When I read about the bloggernacle for the first time, I thought, “This is great. People writing intelligent blogs on important gospel topics. I figured there would be a little fluff; you know, cultural items of interest only to cultural Mormons, also known as Utahns (Sorry. That might be just a little unfair. Many Utah Mormons are quite devoted to their religion. It’s just that many also tend to confuse religion with tradition). I do not really have much interest in that stuff. I have not lived in Utah since the age of five, and I am not overly concerned with the cultural niceties of being a Mormon. My interest is in the meat and potatoes of the religion: the power of the priesthood, the essence of the Holy Ghost and personal revelation, the possibility of knowing God the Father and Jesus Christ. I want to read about the power of the gospel to change people’s lives, and the ways the Church can carry that gospel those who need it.
As I started reading more blogs and articles, imagine my surprise as I discovered that the bloggernacle was not just good natured and well-intentioned Mormons bearing testimony and sharing knowledge and ideas! It also includes mean spirited rants by ex-Mormons with bones to pick, PAMs (dontcha just love that term, Professional Anti-Mormons), people who got hurt by a Mormon and blame the whole church, Mormon intellectuals who think they could run the church much better than the First Presidency and Twelve Apostles, and the most insidious group of all, “active” Mormons who want the church to change to keep up with the times.
In the course of my new discovery, I came across a term that confused me: TBM. The writers who use this term just assume that everybody knows what it means and therefore do not always explain it. I had to do a little research to understand the term. It was important because it seems that many writers use it so derogatorily. I found three different explanations, which at first glance all seem to mean the same thing, but are really quite different. They are:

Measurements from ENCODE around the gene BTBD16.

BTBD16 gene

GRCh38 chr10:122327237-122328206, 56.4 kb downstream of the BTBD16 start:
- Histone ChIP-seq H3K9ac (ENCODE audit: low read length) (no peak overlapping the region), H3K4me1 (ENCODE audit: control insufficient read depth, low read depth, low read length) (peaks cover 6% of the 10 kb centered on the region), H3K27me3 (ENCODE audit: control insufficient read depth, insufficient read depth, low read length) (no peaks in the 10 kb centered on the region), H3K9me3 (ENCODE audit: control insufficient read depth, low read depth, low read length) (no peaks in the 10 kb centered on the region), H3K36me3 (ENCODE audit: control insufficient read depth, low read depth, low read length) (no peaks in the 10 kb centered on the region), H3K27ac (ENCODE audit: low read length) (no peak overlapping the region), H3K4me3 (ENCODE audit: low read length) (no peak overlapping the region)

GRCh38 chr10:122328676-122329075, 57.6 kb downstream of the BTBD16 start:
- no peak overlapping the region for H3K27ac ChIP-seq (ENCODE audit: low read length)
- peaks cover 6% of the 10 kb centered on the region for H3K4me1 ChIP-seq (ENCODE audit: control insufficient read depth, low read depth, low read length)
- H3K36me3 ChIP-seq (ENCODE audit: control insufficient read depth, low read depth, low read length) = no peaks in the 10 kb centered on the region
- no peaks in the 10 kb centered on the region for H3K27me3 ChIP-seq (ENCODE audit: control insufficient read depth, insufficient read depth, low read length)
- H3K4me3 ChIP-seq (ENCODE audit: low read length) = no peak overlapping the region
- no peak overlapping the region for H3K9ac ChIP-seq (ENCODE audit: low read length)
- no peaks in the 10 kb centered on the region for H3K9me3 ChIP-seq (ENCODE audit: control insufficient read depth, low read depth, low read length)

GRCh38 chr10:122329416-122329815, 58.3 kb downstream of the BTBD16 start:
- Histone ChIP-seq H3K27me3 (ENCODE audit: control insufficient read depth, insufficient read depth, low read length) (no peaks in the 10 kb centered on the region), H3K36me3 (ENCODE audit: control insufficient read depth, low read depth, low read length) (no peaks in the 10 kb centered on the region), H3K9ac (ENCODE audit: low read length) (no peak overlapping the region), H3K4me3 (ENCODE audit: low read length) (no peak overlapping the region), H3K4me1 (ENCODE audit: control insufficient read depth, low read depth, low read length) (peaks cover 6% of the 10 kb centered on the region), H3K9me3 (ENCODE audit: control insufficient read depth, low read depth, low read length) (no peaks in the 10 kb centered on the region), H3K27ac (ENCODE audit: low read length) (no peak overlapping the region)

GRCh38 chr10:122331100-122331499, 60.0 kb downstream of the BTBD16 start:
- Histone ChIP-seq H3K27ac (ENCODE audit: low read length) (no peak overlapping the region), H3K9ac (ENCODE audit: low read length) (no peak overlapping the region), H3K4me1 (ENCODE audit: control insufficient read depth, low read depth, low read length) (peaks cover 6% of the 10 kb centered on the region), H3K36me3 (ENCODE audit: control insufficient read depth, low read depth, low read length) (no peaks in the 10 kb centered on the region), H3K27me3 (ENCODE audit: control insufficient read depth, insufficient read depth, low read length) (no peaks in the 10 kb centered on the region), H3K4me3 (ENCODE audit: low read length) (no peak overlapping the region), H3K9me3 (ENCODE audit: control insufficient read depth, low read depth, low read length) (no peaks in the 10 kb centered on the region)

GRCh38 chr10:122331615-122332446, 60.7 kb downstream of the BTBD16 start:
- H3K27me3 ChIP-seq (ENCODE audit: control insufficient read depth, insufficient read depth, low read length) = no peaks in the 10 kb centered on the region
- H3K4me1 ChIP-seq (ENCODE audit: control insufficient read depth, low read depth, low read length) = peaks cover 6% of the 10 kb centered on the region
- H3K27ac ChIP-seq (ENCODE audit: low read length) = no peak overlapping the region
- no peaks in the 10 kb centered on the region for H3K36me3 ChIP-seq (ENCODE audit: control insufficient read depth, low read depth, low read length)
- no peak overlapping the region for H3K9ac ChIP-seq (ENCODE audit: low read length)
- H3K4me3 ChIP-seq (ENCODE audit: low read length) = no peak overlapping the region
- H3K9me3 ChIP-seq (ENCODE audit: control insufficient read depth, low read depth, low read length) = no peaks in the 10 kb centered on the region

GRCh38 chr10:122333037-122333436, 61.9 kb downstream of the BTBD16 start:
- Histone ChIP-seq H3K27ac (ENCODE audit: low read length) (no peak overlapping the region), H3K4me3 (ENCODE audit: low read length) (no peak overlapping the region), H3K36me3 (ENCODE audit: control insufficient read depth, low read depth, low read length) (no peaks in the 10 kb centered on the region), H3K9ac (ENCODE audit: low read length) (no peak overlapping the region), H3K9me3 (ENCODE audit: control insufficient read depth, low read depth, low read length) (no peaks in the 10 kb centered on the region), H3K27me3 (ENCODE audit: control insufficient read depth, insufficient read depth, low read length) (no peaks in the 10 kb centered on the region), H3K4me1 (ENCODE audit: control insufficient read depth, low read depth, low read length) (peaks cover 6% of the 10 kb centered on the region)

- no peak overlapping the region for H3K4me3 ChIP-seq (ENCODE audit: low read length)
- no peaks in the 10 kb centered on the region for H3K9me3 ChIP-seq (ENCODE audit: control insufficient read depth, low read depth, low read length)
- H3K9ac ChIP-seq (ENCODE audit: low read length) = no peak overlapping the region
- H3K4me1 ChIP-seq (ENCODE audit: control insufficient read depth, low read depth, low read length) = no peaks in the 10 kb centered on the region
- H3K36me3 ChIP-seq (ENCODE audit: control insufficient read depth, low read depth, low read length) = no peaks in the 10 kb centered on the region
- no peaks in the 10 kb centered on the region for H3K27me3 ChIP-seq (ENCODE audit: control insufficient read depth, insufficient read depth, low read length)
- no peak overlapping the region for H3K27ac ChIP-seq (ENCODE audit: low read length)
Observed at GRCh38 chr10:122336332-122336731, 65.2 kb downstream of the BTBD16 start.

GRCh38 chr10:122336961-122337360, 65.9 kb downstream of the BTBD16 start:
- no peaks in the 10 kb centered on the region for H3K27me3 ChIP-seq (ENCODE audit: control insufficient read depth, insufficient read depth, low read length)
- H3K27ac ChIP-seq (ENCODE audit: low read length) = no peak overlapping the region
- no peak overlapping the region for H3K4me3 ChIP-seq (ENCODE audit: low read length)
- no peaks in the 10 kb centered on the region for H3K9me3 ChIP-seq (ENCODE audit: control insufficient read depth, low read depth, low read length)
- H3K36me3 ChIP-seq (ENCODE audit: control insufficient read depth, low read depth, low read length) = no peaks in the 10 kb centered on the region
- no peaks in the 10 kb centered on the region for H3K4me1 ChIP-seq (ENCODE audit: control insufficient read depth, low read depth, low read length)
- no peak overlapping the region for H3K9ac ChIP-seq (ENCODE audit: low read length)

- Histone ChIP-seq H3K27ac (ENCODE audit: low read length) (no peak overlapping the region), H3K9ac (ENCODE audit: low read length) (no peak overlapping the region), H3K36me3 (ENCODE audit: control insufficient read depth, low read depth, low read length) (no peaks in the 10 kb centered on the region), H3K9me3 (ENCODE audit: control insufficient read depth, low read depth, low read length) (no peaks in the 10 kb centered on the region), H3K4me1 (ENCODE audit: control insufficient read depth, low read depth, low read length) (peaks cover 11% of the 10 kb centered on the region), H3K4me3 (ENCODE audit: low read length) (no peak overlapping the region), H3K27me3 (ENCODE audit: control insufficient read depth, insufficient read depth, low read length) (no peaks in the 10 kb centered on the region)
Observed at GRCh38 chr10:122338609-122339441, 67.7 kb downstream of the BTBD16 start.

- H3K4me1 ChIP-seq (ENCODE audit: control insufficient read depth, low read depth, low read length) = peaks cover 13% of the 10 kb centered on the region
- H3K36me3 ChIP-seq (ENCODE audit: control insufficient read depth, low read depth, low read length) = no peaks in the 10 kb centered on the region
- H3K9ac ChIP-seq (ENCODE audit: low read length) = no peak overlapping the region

1-Totally Brainwashed Mormon
2-True Believing Mormon, and
3-True Blue Mormon
It probably comes as no surprise that I absolutely reject the term “totally brainwashed Mormon”. Although the term “brainwashed” has its place, when referring to someone’s strongly held belief or opinion it usually means that the person using the label cannot convince the labelee of the rectitude of the labeler´s position or belief. In other words, he uses the term in frustration, because his arguments have failed to convince. It is his version of “Oh yeah?” It is silly, offensive, and disrespectful of others´ beliefs. It does nothing to further the user’s cause or argument, and serves only to further alienate him from the allegedly brainwashed person. It is nothing more than childish name-calling.
This a label that, although often used in a derogatory manner, is not inherently offensive in any way. In fact, it’s a title I could get behind! It’s a badge I can wear proudly.
This is another great title, with an interesting history, although many who use the term may not know it. In the book, “Gospel Doctrine: Selections from the Sermons and Writings of Joseph F. Smith”, Smith tells a wonderful story from his early life.
Smith served as a missionary in the Hawaiian Islands from the time he was 15 years old until he turned 19. He writes of an experience he had on his way home to Utah in 1857, which demonstrated his integrity: